Montgomery Co. passes $5.4 billion budget that won’t increase taxes

WASHINGTON — It’s unanimous: The Montgomery County Council has passed a $5.4 billion budget for the 2018 fiscal year that does not raise taxes.

The budget is responsible and responsive, prioritizing education while “taking care of the fundamentals” such as fixing roads and county facilities, said County Council President Roger Berliner.

The plan includes $2.5 billion for education spending, fully funding the Board of Education’s spending request. The plan will allow the school system to hire up to 100 new teachers and to cut class size — at a time when the school system continues to grow each year. The current school enrollment has topped 160,000.

The spending plan also expands Head Start programming from half-days to full days at 10 schools across the county.

Even though there is not a tax increase, homeowners might see their property tax bills go up by about $20. That’s the result of the real estate market: Home values are up.

During budget discussions last week, council member Marc Elrich called the budget submitted to the council by County Executive Ike Leggett a “goldilocks budget” — with the budget numbers not too high and not too low, but “just right.”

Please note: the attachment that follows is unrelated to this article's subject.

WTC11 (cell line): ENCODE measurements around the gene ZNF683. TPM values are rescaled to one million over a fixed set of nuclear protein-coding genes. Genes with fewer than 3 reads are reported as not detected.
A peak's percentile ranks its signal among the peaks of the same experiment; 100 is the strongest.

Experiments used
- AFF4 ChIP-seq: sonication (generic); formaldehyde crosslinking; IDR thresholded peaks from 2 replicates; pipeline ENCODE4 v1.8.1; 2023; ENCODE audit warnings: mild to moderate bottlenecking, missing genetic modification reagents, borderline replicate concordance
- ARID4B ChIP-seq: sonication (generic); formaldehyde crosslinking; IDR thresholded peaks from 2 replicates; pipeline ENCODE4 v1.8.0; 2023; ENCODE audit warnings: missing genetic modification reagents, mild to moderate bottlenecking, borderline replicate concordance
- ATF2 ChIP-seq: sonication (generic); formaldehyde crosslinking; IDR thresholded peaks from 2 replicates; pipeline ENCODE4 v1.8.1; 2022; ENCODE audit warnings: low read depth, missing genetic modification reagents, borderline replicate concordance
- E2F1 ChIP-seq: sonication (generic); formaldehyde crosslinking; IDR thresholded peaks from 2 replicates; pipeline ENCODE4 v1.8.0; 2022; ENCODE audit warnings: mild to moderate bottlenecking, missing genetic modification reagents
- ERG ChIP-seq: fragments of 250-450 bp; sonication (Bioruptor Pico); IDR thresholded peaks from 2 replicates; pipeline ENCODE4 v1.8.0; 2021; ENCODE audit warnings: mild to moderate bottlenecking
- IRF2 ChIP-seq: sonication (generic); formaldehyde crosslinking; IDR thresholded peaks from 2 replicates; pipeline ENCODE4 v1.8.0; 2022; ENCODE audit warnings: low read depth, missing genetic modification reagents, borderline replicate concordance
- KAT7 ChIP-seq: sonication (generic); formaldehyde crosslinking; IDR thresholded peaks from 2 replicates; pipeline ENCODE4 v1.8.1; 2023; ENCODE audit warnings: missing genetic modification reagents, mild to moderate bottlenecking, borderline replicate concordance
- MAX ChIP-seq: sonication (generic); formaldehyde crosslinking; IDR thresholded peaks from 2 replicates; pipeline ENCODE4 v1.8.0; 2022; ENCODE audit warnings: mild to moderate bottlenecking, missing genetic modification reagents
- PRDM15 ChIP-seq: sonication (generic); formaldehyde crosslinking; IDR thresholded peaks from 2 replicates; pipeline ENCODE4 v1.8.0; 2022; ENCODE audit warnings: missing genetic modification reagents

Still, Elrich said, with the regional economic recovery remaining fairly anemic, “All of this has convinced me that we have to continue to look within the budget and within the departments for savings and other ways of doing things.”

The budget for the next fiscal year goes into effect July 1.

Kate Ryan

As a member of the award-winning WTOP News, Kate is focused on state and local government. Her focus has always been on how decisions made in a council chamber or state house affect your house. She's also covered breaking news, education and more.

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